Earlier this week, fintech firm FIS announced its plans to do a tax-free spin-off of its Merchant Solutions business – Worldpay – within the next 12 months. In the company’s announcement, FIS said they planned to maintain a strong commercial relationship with Worldpay, with whom they merged in 2019
in a deal estimated to be worth $43 billion. The spin-off will create two separate, independent companies. The spin-off will allow FIS to become a simpler, more focused organization that is better positioned to deliver value to shareholders and clients. FIS estimated the spin-off to occur in the next 12 months.
In a February 13, 2023 news release, FIS said the planned separation of the companies would give them “greater strategic flexibility and operational focus” to maximize growth and margin opportunities as markets evolve. Charles Drucker, former CEO of Worldpay, will become a strategic advisor to assist with the separation of the companies and will serve as the CEO of the Merchant Solutions business after the spin-off is complete. At a later date, FIS will announce Worldpay’s board of directors, management team, and headquarters, along with capital allocation strategies for each business, transaction costs, governance and other transaction details.
FIS chairman of the board Jeffrey A. Goldstein commented on the strategic move.
“In evaluating a broad range of alternatives as part of our previously announced comprehensive assessment of FIS’ strategy, businesses, operations, and structure, FIS management and the Board concluded that the spin-off of Worldpay will unlock shareholder value by improving both companies’ performance, enhancing client services, and simplifying operational management,” said Goldstein.
“We are confident that this is the right time for the separation of Worldpay. The pace of disruption in payments is rapidly accelerating, requiring increased investment in growth and a different capital allocation strategy for our Merchant Solutions business. This spin-off will create two industry-leading, publicly-traded companies with sharper focus and increased agility, each well positioned to capitalize on the significant value creation opportunities ahead in their respective markets,” Goldstein added.
FIS Q4 and full-year 2022 financial results
The announcement was made the same day FIS releases its fourth quarter and full-year 2022 results. Highlights include:
- For the fourth quarter, FIS reported total revenue of $3.7 billion, a 1% increase year-over-year. Revenue included $1.7 billion from Banking Solutions and $1.2 billion from Merchant Solutions, $771 million from Capital Market Solutions, and $48 million from Corporate and Other.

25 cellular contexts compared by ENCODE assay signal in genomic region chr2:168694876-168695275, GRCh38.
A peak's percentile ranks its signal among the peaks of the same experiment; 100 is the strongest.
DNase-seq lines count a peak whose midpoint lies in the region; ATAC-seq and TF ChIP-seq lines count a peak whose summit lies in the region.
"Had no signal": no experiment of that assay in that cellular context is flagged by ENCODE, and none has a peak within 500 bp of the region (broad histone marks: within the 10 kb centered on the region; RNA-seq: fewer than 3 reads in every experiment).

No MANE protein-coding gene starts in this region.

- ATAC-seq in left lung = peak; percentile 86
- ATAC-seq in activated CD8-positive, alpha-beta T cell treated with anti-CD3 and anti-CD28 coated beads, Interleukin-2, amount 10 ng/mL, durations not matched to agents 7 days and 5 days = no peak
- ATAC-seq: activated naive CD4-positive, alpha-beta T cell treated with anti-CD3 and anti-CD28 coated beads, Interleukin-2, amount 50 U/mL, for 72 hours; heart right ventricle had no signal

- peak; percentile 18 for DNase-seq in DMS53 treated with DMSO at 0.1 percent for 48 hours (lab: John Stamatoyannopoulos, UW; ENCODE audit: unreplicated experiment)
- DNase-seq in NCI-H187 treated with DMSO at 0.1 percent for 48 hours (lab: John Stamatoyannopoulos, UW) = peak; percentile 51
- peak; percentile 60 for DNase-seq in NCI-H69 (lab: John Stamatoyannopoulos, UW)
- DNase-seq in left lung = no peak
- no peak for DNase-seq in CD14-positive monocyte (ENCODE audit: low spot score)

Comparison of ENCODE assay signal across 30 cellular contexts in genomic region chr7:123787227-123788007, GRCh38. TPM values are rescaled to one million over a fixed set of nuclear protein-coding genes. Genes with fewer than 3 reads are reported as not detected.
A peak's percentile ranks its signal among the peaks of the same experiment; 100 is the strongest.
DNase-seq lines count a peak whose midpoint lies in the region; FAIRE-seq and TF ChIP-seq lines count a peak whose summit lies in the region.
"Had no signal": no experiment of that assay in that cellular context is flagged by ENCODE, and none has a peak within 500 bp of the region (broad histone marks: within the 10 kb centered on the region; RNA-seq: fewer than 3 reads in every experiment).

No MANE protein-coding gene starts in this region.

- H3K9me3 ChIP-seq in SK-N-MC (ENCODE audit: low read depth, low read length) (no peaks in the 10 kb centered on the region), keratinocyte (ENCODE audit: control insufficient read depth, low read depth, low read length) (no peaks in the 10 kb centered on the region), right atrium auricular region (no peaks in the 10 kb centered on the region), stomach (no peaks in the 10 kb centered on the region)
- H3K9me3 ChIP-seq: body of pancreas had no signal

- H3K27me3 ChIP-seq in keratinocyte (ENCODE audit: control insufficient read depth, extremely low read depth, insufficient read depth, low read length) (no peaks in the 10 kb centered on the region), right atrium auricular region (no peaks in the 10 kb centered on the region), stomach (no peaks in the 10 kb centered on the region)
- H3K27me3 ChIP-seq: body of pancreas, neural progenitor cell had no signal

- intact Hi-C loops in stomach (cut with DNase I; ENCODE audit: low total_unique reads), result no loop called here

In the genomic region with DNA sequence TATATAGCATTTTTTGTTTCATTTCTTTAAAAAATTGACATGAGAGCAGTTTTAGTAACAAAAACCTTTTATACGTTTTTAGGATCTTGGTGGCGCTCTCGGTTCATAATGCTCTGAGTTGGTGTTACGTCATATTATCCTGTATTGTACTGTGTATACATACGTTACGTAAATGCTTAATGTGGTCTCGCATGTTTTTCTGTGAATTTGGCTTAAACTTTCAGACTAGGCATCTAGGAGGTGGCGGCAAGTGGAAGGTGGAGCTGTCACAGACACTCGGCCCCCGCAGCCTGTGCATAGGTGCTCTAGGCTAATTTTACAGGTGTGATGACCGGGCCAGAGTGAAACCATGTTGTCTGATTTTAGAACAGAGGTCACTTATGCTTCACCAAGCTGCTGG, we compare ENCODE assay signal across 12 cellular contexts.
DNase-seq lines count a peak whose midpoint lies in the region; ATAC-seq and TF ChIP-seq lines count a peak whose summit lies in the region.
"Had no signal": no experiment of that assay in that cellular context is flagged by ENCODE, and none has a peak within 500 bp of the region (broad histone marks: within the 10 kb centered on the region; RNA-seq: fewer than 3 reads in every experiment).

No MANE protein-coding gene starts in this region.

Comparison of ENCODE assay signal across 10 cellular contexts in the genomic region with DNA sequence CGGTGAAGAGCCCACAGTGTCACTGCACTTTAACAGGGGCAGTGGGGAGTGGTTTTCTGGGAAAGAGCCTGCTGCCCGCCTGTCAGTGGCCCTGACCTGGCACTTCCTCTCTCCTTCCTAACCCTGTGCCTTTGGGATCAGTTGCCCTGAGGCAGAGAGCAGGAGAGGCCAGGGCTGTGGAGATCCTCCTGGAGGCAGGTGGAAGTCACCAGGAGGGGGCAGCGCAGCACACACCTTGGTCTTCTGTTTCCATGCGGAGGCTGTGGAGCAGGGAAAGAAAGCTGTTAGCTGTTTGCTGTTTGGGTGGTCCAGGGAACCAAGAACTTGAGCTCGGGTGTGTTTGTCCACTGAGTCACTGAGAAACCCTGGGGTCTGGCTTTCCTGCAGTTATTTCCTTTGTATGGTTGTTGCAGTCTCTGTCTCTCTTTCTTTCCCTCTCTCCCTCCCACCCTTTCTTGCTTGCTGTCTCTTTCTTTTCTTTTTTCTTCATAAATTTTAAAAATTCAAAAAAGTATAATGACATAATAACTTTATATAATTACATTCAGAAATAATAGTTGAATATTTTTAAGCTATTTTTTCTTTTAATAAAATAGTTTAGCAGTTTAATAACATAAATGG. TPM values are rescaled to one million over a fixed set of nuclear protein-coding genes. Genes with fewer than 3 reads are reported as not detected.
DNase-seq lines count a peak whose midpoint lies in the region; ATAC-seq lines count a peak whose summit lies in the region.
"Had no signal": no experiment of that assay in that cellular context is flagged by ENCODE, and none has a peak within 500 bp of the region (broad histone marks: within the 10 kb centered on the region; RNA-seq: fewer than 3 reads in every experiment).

- The company reported a net loss of $(17.4) billion, or $(29.28) per diluted share and a non-cash goodwill impairment charge of $17.6 billion related to Merchant Solutions.
- For the full year, FIS reported total revenue of $14.5 billion, a 5% increase year-over-year. Revenue included $6.7 billion from Banking Solutions, $4.8 billion from Merchant Solutions, $2.8 billion from Capital Market Solutions, and $286 million from Corporate and Other.
- The company reported a net loss of $(16.7) million, or $(27.68) diluted earnings per share.
- In 2022, Worldpay had payments volume of $2 trillion.
“We delivered fourth quarter results consistent with our expectations in our Banking and Capital Markets businesses. Revenues and margins in our Merchant Solutions business came under slightly more pressure than anticipated as a result of increasing recessionary impacts in the UK and a shifting of consumer spend from goods to services in the US,” said FIS CEO and President Stephanie Ferris in a separate February 13, 2023 news release.
“2023 marks a year of recommitment for FIS, recommitting to our strengths in delivering on our cloud-native and digitally-focused solutions encompassing core, lending, risk, payments and trading platforms to help our clients innovate faster and achieve their growth,” Ferris added.
This news surprised us, considering the two companies just merged four years ago. FIS’s financial losses, however, are not sustainable, and this move is clearly strategic. They are separating the two companies so each can find its own path forward to profitability while offering their clients continuity, especially during the 12-month transition time. Based on the announcement, FIS wants both companies to be better positioned to compete in their respective markets.